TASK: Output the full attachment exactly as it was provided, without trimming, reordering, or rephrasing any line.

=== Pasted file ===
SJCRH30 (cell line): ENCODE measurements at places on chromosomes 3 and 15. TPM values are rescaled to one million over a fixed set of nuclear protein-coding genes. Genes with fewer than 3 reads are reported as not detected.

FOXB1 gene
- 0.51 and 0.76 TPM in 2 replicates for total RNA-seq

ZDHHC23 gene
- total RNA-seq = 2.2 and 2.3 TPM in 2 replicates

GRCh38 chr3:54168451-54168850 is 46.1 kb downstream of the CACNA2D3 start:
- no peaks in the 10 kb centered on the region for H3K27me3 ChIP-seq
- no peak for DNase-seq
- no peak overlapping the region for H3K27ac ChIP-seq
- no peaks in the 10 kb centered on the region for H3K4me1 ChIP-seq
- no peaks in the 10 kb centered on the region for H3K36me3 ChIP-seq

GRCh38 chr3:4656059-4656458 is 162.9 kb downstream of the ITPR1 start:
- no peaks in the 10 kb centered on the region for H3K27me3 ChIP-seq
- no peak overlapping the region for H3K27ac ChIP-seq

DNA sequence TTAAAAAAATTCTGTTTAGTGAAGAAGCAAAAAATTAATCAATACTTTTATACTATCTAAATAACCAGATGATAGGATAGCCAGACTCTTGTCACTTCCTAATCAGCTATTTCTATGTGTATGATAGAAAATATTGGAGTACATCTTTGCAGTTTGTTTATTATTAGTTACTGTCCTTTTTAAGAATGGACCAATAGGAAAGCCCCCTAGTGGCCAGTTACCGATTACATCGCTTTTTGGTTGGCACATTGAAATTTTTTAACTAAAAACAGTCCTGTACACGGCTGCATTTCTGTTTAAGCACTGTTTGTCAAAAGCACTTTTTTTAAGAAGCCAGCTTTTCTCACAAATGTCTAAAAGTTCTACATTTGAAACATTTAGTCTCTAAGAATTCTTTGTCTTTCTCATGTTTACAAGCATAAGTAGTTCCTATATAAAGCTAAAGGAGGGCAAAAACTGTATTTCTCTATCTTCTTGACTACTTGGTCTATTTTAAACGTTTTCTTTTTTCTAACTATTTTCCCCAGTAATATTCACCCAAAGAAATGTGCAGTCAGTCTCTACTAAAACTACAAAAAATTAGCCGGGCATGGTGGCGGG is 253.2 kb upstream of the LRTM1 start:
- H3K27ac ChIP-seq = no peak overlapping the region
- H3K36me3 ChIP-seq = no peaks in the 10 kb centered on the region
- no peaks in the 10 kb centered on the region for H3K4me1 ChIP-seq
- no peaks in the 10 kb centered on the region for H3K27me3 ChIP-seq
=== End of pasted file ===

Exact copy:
SJCRH30 (cell line): ENCODE measurements at places on chromosomes 3 and 15. TPM values are rescaled to one million over a fixed set of nuclear protein-coding genes. Genes with fewer than 3 reads are reported as not detected.

FOXB1 gene
- 0.51 and 0.76 TPM in 2 replicates for total RNA-seq

ZDHHC23 gene
- total RNA-seq = 2.2 and 2.3 TPM in 2 replicates

GRCh38 chr3:54168451-54168850 is 46.1 kb downstream of the CACNA2D3 start:
- no peaks in the 10 kb centered on the region for H3K27me3 ChIP-seq
- no peak for DNase-seq
- no peak overlapping the region for H3K27ac ChIP-seq
- no peaks in the 10 kb centered on the region for H3K4me1 ChIP-seq
- no peaks in the 10 kb centered on the region for H3K36me3 ChIP-seq

GRCh38 chr3:4656059-4656458 is 162.9 kb downstream of the ITPR1 start:
- no peaks in the 10 kb centered on the region for H3K27me3 ChIP-seq
- no peak overlapping the region for H3K27ac ChIP-seq

DNA sequence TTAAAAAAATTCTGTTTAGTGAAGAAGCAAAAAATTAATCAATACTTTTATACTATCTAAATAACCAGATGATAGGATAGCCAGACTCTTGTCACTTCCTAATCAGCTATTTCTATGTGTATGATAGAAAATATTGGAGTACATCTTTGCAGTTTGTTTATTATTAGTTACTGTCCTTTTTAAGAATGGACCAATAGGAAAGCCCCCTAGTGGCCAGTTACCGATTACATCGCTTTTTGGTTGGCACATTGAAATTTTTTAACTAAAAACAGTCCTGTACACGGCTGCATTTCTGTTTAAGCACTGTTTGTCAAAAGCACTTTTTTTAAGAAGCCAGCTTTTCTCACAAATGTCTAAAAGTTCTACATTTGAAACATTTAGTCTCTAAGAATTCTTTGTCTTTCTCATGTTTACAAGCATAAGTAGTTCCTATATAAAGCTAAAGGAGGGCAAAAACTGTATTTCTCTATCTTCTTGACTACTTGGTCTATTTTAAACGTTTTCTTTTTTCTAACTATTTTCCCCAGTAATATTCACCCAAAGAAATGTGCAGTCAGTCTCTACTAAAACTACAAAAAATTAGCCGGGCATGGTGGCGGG is 253.2 kb upstream of the LRTM1 start:
- H3K27ac ChIP-seq = no peak overlapping the region
- H3K36me3 ChIP-seq = no peaks in the 10 kb centered on the region
- no peaks in the 10 kb centered on the region for H3K4me1 ChIP-seq
- no peaks in the 10 kb centered on the region for H3K27me3 ChIP-seq